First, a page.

Satire is practically the only Roman genre not borrowed from the Greeks. The word satire means a mixture, reflected in the different lengths of the works, the difference in content, and other aspects. The variety of content corresponded to the richness of forms: satires could be in the form of dialogue, messages, instructions, travel sketches, etc. Poems written with different sizes contained a mixture of a wide variety of topics-from philosophical allegory, comic portraits, and fables to descriptions of feasts. Satire is one of the most exciting genres of ancient Greek literature, and many famous classics of the past were interested in working on satirical works.
tailored to your instructions
for only $13.00 $11.05/page
One of the most interesting Roman satirists for me is Juvenal. He is one of the last classics of Roman satire and has gone down in history thanks to his way of thinking. I was most impressed that he was a denouncer of political despotism and drew attention to the decomposition of society on a moral basis. Juvenal (1918, 2-3) wrote: “a sickly libertine, strong only in his lusts, which scorn none save the unwedded.” He shows with great skill the life of small working people, forced to live half-starved in a noisy capital at a time when the rich know no limit in satisfying their perverted tastes and whims. The main idea of these satires is a passionate protest against the power of money.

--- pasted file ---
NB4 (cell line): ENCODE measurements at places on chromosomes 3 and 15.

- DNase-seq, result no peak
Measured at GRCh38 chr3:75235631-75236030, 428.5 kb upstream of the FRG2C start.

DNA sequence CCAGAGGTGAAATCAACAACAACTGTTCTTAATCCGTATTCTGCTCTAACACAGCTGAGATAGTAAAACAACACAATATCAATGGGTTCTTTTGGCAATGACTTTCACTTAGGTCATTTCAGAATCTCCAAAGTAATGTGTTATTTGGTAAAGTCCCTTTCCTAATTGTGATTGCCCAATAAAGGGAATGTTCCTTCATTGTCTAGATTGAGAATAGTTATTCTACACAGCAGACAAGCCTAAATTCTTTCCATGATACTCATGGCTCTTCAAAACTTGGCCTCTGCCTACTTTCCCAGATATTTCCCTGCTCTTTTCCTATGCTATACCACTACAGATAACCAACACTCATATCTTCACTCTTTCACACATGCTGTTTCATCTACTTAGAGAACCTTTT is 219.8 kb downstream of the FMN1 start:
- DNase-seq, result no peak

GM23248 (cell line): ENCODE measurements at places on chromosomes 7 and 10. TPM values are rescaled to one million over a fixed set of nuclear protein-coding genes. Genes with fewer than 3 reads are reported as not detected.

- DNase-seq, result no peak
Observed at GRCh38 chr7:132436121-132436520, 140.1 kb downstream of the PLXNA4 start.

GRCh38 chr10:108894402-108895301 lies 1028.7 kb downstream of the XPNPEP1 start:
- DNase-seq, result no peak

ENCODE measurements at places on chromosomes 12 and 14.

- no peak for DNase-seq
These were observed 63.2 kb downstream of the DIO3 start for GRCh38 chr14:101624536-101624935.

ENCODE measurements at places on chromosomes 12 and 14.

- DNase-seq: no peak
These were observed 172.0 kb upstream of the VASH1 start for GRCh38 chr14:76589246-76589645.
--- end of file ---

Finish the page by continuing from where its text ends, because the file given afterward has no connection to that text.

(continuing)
In conclusion, satire is one of the genres that originated in ancient Rome. This literary genre became popular, and many classics sought to write in this form. Juvenal was the last classic who worked in the genre of satire and was quite successful among people precisely for or speaking out sharply against political power and wealthy gentlemen. Without Juvenal, it would be challenging to imagine satire as it is now.
Juvenal. Satire 4. 1918.